A Davidson County Election Commission worker who last summer filed two separate complaints against the agency based on its office environment was recently fired from her position.
Janette Gates, as of January a former poll official coordinator of the elections office, filed a complaint in August alleging election commission chair Lynn Greer of expressing favoritism toward and protecting the employment of another commission employee, Nancy Tice. The grievance, which accuses Tice of harassing Gates and accuses Greer of shielding Tice from disciplinary action, was filed with the U.S. Equal Employment Opportunity Commission and the Tennessee Human Rights Commission.
A month later, Gates issued a second complaint, this time with Metro Department of Human Resources, against the election commission’s chief deputy, Joan Nixon. According to one source, the complaint accuses Nixon of gender bias. A different source said the complaint centers only on Nixon being rude on the telephone.
Both complaints, still active, were made when former Elections Administrator Ray Barrett oversaw the department. His retirement late last year led to the hiring of Albert Tieche, who officially began his tenure in early January.
An elections official confirmed to The City Paper Thursday that Tieche dismissed Gates last month. Her final day of employment was Jan. 21.
Tieche deferred questions on the firing to Lionel Barrett, the election commission’s human resources coordinator.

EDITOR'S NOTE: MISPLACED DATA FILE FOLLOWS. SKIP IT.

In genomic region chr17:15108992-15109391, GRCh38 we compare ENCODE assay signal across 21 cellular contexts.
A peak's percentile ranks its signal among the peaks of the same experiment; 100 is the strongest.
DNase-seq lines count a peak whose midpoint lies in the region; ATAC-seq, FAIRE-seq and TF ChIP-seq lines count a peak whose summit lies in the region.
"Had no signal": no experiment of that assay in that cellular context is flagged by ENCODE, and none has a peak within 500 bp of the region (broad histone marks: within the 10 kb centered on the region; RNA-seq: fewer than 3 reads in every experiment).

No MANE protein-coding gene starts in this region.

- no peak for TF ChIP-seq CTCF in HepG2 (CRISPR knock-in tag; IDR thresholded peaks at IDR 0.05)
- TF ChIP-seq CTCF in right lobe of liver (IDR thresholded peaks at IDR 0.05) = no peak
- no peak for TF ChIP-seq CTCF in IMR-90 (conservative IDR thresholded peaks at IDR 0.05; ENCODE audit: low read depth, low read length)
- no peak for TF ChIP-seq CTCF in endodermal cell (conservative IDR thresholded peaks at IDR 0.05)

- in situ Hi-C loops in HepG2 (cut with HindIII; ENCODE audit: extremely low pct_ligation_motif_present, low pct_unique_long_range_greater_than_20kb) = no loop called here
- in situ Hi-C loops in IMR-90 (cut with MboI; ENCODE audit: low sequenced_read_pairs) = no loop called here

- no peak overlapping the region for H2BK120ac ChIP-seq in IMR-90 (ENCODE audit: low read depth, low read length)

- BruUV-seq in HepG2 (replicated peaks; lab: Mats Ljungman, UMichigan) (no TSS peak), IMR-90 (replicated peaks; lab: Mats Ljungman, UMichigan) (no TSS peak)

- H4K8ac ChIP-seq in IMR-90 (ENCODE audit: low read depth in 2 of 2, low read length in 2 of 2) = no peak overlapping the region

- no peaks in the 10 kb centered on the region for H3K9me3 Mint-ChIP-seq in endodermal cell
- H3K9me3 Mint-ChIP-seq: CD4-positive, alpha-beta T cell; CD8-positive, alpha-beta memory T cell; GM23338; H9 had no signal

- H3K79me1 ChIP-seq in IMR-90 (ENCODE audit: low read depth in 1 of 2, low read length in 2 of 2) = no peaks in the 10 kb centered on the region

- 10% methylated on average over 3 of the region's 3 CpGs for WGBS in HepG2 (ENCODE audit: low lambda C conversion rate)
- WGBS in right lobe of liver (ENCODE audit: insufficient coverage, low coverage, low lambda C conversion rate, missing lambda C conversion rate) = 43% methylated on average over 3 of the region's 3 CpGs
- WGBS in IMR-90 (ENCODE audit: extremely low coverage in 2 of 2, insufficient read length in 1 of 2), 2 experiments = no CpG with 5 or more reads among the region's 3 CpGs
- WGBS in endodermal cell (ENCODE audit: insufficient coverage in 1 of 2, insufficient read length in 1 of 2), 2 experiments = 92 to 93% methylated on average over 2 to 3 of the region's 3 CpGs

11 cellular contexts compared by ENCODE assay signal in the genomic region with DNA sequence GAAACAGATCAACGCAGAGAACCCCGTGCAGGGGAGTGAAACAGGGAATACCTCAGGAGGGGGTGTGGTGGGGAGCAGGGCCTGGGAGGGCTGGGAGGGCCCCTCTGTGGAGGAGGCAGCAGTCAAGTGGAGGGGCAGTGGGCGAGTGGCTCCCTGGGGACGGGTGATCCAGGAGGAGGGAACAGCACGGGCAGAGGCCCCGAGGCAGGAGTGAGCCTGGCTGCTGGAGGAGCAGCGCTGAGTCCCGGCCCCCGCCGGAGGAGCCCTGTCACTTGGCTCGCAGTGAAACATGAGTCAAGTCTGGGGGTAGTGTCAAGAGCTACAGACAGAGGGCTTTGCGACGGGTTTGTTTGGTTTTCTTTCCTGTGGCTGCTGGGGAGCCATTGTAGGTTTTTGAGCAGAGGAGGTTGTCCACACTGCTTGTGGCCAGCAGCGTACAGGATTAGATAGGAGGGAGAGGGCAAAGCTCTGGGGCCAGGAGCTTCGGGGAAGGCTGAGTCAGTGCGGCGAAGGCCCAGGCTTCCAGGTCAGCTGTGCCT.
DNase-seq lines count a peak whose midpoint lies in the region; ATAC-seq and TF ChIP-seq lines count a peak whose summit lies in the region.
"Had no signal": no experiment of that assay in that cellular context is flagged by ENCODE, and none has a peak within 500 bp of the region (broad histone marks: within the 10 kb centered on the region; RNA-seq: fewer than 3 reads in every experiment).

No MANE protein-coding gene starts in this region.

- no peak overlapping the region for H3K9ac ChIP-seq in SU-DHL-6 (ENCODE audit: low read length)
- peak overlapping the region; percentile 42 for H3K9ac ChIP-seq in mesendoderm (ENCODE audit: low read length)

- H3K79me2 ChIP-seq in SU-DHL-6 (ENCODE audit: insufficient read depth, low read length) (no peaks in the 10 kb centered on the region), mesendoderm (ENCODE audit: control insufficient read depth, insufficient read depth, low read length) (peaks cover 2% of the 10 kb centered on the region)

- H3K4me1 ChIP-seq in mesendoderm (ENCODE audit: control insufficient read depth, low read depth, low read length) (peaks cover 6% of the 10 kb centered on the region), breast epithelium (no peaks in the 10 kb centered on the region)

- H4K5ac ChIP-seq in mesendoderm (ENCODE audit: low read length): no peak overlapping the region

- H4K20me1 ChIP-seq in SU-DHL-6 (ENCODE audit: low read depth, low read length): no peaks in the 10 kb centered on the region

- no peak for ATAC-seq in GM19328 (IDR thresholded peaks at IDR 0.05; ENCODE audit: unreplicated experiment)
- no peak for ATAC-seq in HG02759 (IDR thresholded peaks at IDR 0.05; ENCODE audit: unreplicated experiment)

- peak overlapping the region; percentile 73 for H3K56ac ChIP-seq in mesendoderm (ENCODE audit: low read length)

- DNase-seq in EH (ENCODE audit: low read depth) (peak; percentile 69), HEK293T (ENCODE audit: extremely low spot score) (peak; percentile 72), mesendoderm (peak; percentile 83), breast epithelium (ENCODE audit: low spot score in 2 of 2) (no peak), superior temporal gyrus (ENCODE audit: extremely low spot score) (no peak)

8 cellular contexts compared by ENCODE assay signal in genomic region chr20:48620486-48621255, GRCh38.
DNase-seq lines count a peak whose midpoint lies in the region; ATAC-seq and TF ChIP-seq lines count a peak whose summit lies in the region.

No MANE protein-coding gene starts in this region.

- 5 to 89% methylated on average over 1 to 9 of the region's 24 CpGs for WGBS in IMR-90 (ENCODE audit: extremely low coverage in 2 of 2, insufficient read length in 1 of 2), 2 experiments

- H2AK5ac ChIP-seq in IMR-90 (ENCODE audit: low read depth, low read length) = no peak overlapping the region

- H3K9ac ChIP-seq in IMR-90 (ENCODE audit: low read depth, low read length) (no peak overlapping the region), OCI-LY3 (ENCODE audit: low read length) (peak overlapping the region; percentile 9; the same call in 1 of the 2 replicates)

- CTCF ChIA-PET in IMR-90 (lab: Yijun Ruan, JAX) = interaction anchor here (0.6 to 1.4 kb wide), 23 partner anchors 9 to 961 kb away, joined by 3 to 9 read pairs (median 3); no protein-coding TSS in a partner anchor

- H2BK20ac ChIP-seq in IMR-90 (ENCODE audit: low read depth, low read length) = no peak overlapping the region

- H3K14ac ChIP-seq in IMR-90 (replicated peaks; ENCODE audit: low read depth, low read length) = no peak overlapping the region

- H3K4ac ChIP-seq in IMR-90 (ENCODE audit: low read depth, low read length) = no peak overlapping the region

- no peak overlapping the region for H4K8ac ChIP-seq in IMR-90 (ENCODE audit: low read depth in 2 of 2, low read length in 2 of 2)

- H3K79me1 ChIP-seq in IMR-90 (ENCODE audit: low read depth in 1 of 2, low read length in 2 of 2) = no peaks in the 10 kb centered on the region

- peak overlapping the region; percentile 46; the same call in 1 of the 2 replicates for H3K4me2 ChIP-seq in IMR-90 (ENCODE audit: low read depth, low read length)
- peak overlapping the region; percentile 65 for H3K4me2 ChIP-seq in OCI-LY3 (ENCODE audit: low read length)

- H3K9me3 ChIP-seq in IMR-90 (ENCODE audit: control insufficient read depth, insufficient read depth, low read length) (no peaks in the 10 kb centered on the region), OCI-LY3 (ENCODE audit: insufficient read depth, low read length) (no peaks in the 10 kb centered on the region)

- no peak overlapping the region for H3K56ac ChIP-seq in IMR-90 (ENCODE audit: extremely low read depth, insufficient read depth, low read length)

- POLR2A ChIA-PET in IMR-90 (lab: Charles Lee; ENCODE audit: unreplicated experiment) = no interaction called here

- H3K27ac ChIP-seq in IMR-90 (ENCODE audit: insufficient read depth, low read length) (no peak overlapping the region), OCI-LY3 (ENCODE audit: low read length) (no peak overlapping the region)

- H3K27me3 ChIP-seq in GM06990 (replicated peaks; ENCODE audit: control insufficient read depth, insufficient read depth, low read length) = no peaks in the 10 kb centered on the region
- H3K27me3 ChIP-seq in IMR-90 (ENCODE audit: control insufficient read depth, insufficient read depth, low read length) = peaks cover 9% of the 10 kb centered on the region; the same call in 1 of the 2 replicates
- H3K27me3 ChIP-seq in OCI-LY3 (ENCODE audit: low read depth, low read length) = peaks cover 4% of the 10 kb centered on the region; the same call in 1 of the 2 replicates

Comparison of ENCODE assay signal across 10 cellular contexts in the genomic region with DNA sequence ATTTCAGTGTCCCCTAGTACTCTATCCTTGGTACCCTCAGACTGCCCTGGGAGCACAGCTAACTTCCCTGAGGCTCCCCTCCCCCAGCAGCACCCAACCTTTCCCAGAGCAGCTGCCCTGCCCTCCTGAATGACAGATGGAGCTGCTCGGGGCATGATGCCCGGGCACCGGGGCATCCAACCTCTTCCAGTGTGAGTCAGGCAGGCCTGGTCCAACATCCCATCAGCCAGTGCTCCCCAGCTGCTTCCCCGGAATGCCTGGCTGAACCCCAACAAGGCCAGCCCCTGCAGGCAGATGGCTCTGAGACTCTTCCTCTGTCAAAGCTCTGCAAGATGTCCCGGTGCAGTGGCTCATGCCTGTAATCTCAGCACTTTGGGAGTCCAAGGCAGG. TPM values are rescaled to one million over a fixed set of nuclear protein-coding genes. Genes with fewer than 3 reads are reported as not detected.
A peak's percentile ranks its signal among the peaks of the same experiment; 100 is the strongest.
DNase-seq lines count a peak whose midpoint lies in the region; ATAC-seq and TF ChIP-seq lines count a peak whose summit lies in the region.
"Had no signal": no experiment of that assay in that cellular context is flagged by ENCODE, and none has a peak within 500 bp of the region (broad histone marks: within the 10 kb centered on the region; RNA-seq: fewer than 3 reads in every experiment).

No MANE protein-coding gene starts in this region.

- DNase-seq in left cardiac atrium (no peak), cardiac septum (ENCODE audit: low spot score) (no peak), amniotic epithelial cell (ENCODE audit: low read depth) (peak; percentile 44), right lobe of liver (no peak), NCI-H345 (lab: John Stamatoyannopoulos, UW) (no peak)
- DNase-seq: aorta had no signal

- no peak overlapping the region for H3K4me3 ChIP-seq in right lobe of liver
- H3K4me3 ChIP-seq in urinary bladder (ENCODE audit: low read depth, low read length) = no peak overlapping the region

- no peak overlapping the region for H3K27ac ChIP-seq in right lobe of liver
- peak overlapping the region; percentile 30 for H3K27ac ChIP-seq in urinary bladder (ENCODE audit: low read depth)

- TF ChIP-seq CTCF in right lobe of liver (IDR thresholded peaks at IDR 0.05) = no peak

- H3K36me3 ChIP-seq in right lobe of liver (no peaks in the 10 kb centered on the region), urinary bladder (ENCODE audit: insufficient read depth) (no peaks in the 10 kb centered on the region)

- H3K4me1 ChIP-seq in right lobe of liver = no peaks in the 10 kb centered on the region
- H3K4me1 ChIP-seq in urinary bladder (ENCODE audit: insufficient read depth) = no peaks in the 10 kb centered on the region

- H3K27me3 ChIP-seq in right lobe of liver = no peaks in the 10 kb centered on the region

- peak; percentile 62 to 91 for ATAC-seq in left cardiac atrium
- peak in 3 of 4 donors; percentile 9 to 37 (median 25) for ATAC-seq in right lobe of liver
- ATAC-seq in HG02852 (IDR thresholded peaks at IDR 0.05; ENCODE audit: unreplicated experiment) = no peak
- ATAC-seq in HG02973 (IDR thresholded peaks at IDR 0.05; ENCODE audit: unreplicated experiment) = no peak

“Our new administrator, Mr. Albert Tieche, simply made a determination that he thought it was in the best interest of the agency to terminate Ms. Gates,” Barrett said. “We are a non-civil service agency, and the administrator has made his decision that it was in the best interest of the organization for Ms. Gates to be terminated.”
When asked for a reason for the firing, Barrett again pointed to Tieche’s statutory authority to use his discretion to hire and terminate for the well being of the commission. Pressed on whether the active complaints played a role in her dismissal, Barrett said they did not.
“There is no question that whatever the administrator took into consideration, the EEOC complaints played absolutely no factor –– zero, none at all,” Barrett said. “It was simply felt that it was in the best interest of the organization for her to be separated.”
Greer has denied exhibiting any favoritism toward Tice, who still works for the election commission.
“It’s my opinion, based on what I know that went on when Ray [Barrett] was administrator, there was no discrimination against [Gates] because of her gender,” Greer said. “And I did not interfere with Nancy [Tice] being [possibly] fired because nobody ever told me she was going to be fired.
“Nobody said to me, ‘I’d like to fire Nancy Tice,’ Greer said. “She was not protected by me.”
Efforts to contact Gates were unsuccessful. Metro Human Resources spokeswoman Robin Brown did not immediately return a voicemail The City Paper left Thursday afternoon.